King of the mountain

How one stressed businessman beat the system by heading for the hills

cuckoo in mao cap


China Cuckoo: How I lost a fortune and found life in China
By Mark Kitto
Pier 9, Sydney 2009

Reviewed by Paul Bartholomew


Aside from its song, the common cuckoo that arrives each English spring is known for laying its eggs in other birds' nests. Former army officer, metals trader and 'mini media mogul' Mark Kitto has built two nests of his own in one of the most testing environments for foreigners — China. The second of these, appropriately, is high up in a bamboo–clad mountain, about two hours' drive south-west of Shanghai, known as Moganshan.

China Cuckoo is Kitto's autobiographical love-letter to Moganshan. It is a place, which initially offers him sanctuary from the unrelenting noise, heat and commercial bearpit of Shanghai, as it did for the first laowai (foreigners) to venture there in the 1930s. It is 'a place where I could pretend I was not in China'. Later on, the mist-clad mountaintop getaway provides a means of income and home for the Englishman, his Chinese wife and children, when they open the area's first coffee shop.

Kitto arrived in Shanghai in 1998, a Mandarin-speaking Sinophile determined to ride the freshly breaking waves of a city aspiring to become one of the world's financial powerhouses. Within a few years, he had established a successful portfolio of Time Out-style publications — That's Shanghai, That's Beijing and That's Guangzhou — and was feted by the international media.

Distinguishing between mollycoddled 'ex-pats' and entrepreneurial adventurers like himself, he believed 'we were the people getting the most out of China and putting something into it too'. For the first time since 1949, when Mao's Communists took power, young foreigners were 'building businesses in China'. But Kitto's pioneering zest is quashed when the 'capricious' Party seizes his business, along with everything invested in it, and ensures his persona non grata status by accusing him of being a 'Muslim separatist'.

Kitto attributes his downfall to arrogance and to not playing by his host's rules. 'My obstinacy, considering I was an Englishman trying to build a business in China, was bloody rude,' he says.

Just one of the 16 chapters in Kitto's book is devoted to this episode of his life, but his deep sense of being wronged remains evident. Kitto still lives in China however and patently does not wish to stir up his 'enemies' in government offices, by raking too closely over the past. Instead, like the 'ragged' Daoist poets he studied at London’s School of Oriental and African Studies, the Englishman renounces the city — in this case Shanghai, a place he clearly despises — and quietly retreats to his mountain 'hermitage' at Moganshan to begin again. Hence the book's subtitle: How I lost a fortune and found a life in China.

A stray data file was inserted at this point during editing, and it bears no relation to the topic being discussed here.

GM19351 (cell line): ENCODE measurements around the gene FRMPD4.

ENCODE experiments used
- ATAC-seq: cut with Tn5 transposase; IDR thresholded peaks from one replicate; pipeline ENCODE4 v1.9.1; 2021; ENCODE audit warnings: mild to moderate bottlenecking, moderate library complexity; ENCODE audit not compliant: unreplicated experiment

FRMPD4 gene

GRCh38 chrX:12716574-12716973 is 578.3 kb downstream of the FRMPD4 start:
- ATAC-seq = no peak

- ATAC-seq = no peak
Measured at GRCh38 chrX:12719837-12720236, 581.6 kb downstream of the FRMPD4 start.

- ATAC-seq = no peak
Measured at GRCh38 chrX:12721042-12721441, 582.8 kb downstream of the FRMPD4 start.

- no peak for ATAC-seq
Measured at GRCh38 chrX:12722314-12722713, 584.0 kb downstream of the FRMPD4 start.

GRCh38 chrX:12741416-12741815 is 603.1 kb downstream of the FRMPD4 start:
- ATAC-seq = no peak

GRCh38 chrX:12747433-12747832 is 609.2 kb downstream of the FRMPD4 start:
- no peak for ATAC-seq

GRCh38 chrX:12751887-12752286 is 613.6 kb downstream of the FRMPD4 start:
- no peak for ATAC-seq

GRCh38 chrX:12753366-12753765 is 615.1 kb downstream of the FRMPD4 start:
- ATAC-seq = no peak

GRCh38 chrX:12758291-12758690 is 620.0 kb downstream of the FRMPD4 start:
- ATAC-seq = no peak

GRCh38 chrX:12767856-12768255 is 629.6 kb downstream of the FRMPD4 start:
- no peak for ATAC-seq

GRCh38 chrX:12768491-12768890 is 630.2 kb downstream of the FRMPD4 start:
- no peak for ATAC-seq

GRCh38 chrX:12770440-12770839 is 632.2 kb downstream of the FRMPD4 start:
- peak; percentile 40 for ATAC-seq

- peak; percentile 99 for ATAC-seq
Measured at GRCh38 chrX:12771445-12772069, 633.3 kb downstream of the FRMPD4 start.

New books on China written by Westerners appear each week on the front tables of English–language bookstores in Beijing and Shanghai. Most of them are of the anodyne 'how to conduct business in China' ilk, or are historical. China Cuckoo is a rarer bird in that it is one of the first contemporary 'city dweller moves to small foreign village, eventually befriends locals, has problems with builder' type books written about China.

In Kitto's case, his landlord is the People's Liberation Army. Unlike many books of this genre, though, he does not turn his fellow villagers into grotesques. Instead, he gracefully accepts the local way of life, even if on one occasion it involves eating a baby owl.

Seven years of living and working in Shanghai have left Kitto oblivious to the neon promises of the one-time 'Paris of Asia' but on Moganshan, he displays a naturalist's eye. Sizeable portions of the book see him exploring both the local habitat — clambering through the bamboo on epic bush walks, confronting wild boar and bamboo cutters — and the mainly decrepit villas, which foreign missionaries and wealthy business people left behind some 50 years ago.

Towards the end of the book, a small dinner with local dignitaries, where China's notorious baijiu liquor flows freely, takes on an almost redemptive quality, with Kitto appearing to be accepted into the village, and perhaps by extension, into China once more.

At times, the prose can be a little pedestrian when it involves the nuts and bolts of renovating the villas and setting up The Lodge coffee shop. But it is a quiet life in Moganshan, as this reviewer discovered during a recent trip from Shanghai, despite the growl of Kitto pulling up outside the coffee shop on a vintage motorbike-sidecar. All smiles and amiability, he appears none the worse for those years down the mountain. Another eccentric Englishman abroad perhaps, or just plain cuckoo?

Kitto's forensic approach to exhuming the villas, tennis courts and swimming pools, and their original privileged inhabitants brings alive some of the 'forgotten' European history of Moganshan. Proud of being 'the first foreigner in 50 years' to live on the mountain, he has enough insight to recognise that he is also a kind of living 'ghost', particularly to older villagers who remember the first laowai on the mountain.

Paul Bartholomew is a writer and editor based in Shanghai